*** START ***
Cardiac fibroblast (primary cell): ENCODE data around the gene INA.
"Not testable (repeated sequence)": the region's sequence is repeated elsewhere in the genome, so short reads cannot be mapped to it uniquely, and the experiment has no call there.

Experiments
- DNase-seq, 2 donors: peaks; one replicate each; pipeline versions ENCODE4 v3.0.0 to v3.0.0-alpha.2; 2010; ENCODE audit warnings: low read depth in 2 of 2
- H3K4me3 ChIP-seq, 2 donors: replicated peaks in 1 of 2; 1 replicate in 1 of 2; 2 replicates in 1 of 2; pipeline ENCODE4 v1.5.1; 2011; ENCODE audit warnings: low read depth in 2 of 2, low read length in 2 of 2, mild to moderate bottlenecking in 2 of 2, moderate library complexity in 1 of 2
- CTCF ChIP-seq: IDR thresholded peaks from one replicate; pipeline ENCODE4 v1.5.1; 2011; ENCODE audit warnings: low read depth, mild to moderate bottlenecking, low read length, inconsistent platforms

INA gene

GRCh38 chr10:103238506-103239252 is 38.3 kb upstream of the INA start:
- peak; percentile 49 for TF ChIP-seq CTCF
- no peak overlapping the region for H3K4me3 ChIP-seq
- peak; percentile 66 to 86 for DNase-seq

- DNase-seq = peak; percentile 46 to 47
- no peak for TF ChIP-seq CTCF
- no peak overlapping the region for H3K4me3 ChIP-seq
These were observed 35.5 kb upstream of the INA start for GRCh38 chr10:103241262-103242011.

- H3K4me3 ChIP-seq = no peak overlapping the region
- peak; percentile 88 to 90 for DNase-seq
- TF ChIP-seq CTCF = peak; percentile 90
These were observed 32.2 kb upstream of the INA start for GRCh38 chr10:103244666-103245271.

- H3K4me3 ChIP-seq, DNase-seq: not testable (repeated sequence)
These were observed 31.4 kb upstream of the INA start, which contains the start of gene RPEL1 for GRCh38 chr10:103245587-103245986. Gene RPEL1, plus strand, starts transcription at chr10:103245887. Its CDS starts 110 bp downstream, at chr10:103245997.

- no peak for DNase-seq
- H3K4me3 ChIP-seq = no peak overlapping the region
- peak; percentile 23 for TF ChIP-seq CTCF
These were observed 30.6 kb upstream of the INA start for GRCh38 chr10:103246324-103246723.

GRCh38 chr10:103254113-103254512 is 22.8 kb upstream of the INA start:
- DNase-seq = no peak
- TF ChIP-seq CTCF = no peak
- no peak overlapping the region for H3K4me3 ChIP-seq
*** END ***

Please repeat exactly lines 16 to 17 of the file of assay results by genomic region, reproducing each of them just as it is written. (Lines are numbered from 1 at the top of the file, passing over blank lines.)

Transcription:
- H3K4me3 ChIP-seq = no peak overlapping the region
- peak; percentile 88 to 90 for DNase-seq